To achieve scale, businesses need simpler ways of manufacturing while being able to keep the robust security benefits derived from SIM capabilities. This has typically proven to be a challenge as new market needs for IoT are emerging. The fastest growth of eSIM and iSIM deployments is coming from markets that have not traditionally operated at the same cost points as the cellular or smartphone industry. Markets such as fleet management of e-bikes or e-scooters or connected health wearables did not exist in their current capabilities a few years ago.
Within these, businesses need simplification of both the bill of materials and that of the supply chain. iSIM fundamentally changes the way device makers can access cellular capabilities for devices that could not be served before. iSIM offers the highest protection for subscription credentials and isolates processing in a secure enclave. An additional authentication layer serves as a root of trust for secure communications while reducing the bill of materials.
One of the often-overlooked elements of security design is how trust is granted to a device and managed throughout its lifecycle. While trust is relatively easy to manage within a trust manufacturing environment, it is much more difficult once that device leaves the factory floor.
The GSMA standard IoT-SAFE iSIM supports the entire secure chip-to-cloud IoT infrastructure. It allows iSIMs to authenticate both connectivity and application credentials for any data being exchanged with any cloud over any cellular network by any device.
eSIM and iSIM are solutions to existing problems, but they also open up new opportunities for broader innovations. Artificial intelligence (AI) and machine learning (ML) have an increasingly important role to play in the IoT. The Economist Intelligence Unit reported in 2020 that 90 per cent of companies with extensive IoT deployments link their real-time data gathering with their AI planning. Companies with mature deployments can justify the traditionally high cost of incorporating AI and ML, as they had a demonstrable ROI from an existing deployment.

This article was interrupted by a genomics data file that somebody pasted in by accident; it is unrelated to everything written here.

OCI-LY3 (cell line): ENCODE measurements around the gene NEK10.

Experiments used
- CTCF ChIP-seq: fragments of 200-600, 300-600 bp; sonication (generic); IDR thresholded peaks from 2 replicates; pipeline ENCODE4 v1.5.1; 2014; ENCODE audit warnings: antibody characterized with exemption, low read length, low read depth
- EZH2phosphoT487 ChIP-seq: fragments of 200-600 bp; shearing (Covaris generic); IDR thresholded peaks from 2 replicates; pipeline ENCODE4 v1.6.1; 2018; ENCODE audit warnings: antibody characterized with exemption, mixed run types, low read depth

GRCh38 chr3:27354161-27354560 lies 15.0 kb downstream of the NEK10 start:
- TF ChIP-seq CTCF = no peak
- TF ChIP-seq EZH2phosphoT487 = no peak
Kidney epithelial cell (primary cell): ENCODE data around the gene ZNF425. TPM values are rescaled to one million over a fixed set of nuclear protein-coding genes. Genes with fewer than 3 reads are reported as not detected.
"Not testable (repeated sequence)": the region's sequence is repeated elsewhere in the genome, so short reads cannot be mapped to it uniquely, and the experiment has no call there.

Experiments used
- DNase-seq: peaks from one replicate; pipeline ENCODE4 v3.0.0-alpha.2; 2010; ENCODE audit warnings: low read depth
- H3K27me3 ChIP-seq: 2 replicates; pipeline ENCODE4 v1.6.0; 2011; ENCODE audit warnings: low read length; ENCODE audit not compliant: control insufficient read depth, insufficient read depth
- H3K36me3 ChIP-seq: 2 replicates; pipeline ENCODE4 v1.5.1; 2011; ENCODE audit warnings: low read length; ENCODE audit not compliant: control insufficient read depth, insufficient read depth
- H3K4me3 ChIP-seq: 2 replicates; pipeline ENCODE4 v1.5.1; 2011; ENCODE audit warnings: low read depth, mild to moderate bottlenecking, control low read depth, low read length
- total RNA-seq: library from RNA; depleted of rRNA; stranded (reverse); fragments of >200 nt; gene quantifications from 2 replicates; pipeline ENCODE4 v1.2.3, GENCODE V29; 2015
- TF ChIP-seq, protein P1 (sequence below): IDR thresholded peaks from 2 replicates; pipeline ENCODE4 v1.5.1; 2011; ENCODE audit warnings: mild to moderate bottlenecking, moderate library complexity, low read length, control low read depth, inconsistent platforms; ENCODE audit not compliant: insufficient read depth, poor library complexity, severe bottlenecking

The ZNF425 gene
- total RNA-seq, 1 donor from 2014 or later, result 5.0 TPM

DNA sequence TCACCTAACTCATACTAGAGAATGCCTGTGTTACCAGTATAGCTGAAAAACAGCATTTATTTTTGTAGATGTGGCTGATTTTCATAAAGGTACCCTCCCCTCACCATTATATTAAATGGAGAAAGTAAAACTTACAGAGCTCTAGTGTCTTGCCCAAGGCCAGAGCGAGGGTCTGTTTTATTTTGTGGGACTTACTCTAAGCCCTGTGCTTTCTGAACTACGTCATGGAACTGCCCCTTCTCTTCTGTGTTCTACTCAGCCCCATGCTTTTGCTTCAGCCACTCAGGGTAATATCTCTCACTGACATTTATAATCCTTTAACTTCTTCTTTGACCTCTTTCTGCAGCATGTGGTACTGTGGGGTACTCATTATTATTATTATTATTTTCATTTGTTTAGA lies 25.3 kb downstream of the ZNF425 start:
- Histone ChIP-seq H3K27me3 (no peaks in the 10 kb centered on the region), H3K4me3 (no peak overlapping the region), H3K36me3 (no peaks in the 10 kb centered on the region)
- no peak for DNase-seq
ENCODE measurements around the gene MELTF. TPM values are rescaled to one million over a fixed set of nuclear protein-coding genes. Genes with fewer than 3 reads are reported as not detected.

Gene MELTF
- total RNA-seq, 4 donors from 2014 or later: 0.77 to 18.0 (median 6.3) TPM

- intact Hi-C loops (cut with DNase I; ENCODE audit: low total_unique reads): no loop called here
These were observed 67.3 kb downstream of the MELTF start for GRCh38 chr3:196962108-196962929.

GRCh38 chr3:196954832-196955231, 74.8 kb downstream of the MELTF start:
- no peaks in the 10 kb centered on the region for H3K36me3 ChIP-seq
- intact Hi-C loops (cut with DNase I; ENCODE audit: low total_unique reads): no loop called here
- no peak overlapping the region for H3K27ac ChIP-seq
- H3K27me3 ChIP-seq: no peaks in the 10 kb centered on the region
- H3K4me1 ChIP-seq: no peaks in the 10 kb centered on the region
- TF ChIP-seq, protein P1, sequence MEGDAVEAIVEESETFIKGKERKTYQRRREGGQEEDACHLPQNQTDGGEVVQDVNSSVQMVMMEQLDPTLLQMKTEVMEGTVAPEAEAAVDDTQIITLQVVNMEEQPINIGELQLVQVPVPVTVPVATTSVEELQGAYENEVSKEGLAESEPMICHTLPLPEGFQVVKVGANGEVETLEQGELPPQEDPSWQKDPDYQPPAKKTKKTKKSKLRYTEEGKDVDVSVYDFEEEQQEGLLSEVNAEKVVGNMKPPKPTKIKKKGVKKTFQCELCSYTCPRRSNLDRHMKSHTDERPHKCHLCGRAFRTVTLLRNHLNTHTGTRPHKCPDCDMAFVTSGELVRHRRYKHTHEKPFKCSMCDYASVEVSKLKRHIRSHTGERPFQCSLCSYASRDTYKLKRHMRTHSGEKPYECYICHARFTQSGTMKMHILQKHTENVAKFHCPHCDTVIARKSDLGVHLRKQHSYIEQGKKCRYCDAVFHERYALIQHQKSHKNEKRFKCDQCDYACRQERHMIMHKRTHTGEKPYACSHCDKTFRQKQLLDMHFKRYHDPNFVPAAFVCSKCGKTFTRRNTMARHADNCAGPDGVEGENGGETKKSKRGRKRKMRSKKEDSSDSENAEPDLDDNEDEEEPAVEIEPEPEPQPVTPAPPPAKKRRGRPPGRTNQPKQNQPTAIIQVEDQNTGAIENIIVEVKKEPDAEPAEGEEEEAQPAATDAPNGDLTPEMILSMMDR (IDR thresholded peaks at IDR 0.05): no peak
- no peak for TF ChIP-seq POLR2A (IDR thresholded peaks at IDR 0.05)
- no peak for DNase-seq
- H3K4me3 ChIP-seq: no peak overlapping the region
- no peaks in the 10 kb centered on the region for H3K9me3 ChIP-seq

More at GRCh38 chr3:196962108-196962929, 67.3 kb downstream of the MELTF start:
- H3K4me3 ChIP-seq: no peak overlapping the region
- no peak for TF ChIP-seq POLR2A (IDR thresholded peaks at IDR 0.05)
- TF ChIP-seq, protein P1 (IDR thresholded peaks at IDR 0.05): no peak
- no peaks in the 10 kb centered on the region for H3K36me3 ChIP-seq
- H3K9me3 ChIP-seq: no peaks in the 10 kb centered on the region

Luckily, that barrier to entry is being lowered today and we’re seeing the cost of leveraging these tools falling, broadening the types of diversity of devices that can be intelligent nodes across low-power, wide-area networks working together with mainstream 5G networks. Massive IoT will support the mainstay applications that we have come to envision with 5G, such as cellular-to-vehicle-to-everything (C-V2X).
The use cases are as broad as they are attractive. eSIM and iSIM are paving the way for centralisation of agricultural operations as smaller, less expensive tracking devices can be deployed in remote, extreme environments, and global logistics providers can track more assets in real-time with low-power secure modules that go for months between charges. The opportunities presented by cellular IoT underpinned by 5G are abundant. Herein is represented an unprecedented opportunity for collaboration across manufacturing, engineering, commerce and technology providers to ensure the 5G digital economy has security as its cornerstone.